The shepherd's song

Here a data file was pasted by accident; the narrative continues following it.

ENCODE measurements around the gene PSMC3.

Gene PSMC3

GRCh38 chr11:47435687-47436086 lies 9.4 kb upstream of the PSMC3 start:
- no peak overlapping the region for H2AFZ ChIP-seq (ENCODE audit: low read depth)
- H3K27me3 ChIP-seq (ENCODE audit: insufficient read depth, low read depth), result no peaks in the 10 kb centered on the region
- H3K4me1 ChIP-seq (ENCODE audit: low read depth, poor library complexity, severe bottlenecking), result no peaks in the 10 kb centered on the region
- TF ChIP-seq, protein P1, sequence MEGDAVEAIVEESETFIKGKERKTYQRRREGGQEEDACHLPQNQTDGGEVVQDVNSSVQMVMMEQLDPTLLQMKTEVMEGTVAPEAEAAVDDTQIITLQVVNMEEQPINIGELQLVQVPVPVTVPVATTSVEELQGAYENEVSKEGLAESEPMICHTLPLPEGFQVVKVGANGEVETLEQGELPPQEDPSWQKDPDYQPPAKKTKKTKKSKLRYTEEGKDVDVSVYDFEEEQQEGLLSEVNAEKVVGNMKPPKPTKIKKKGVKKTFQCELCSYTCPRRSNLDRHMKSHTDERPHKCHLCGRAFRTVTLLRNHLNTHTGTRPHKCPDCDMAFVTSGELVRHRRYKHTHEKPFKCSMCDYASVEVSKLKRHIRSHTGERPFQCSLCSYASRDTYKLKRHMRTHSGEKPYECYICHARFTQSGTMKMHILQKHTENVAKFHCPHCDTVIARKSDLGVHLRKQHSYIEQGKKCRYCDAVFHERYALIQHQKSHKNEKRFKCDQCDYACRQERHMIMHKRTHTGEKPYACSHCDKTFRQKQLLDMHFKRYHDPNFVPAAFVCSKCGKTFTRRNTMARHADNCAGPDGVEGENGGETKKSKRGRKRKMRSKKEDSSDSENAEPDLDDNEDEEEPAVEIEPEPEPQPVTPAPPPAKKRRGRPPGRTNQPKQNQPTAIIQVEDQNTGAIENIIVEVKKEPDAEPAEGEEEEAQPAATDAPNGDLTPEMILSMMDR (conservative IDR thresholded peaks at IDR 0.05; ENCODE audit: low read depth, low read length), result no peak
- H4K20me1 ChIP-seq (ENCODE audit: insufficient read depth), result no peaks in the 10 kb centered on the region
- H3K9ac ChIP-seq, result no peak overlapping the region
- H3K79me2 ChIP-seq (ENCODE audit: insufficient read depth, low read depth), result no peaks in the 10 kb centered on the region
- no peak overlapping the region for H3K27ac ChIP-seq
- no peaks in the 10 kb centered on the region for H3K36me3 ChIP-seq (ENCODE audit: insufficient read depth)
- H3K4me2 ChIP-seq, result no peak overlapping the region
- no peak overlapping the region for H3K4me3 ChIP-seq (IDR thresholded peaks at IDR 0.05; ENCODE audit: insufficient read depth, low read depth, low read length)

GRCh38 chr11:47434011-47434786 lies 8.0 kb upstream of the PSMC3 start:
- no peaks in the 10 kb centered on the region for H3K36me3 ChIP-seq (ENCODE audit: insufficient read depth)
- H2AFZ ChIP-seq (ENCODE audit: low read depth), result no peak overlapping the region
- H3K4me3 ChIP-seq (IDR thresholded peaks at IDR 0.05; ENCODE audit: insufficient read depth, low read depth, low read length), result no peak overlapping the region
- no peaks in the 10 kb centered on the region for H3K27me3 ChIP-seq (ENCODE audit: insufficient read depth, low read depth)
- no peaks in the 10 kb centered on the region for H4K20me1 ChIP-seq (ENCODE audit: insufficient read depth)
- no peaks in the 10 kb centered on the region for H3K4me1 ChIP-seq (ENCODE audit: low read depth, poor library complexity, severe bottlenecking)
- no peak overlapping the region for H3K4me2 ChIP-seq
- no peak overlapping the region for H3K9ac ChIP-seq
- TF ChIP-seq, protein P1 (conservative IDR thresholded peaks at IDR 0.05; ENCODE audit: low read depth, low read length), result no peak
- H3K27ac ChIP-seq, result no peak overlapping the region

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From its inception, pastoral literature has maintained a theatrical quality and an artificiality that not only resonate the escapist nature of the mode but underscore the metaliterary awareness of the author. A popular mode of writing in antiquity and the middle ages, pastoral reached its apex in the sixteenth and seventeenth centuries with works like Sannazaro‘s Arcadia, Tasso‘s Aminta, and Honoré d‘Urfé‘s Astrée. This study seeks to examine and elucidate the performative qualities of the pastoral imagination in Italian and French literature during its most popular period of expression, from the thirteenth to the seventeenth century. Selecting representative works including the pastourelles of Jehan Erart and Guiraut Riquier, the two vernacular pastoral works of Boccaccio, Sannazaro‘s Arcadia, Tasso‘s Aminta, and D‘Urfé‘s Astrée, I offer a comparative analysis of pastoral vernacular literature in France and Italy from the medieval period through the seventeenth century. Additionally, I examine the relationship between the theatricality of the works and their setting. Arcadia serves as a space of freedom of expression for the author. I posit that the pastoral realm of Arcadia is directly inspired not by the Greek mountainous region but by the Italian peninsula, thus facilitating the transposition of Arcadia into the author‘s own geographical area. A secondary concern is the motif of death and loss in the pastoral as a repeated commonplace within the mode. Each of these factors contributes to an understanding of the implicit contract that the author endeavors to forge with the reader, exhorting the latter to be active in the reading process.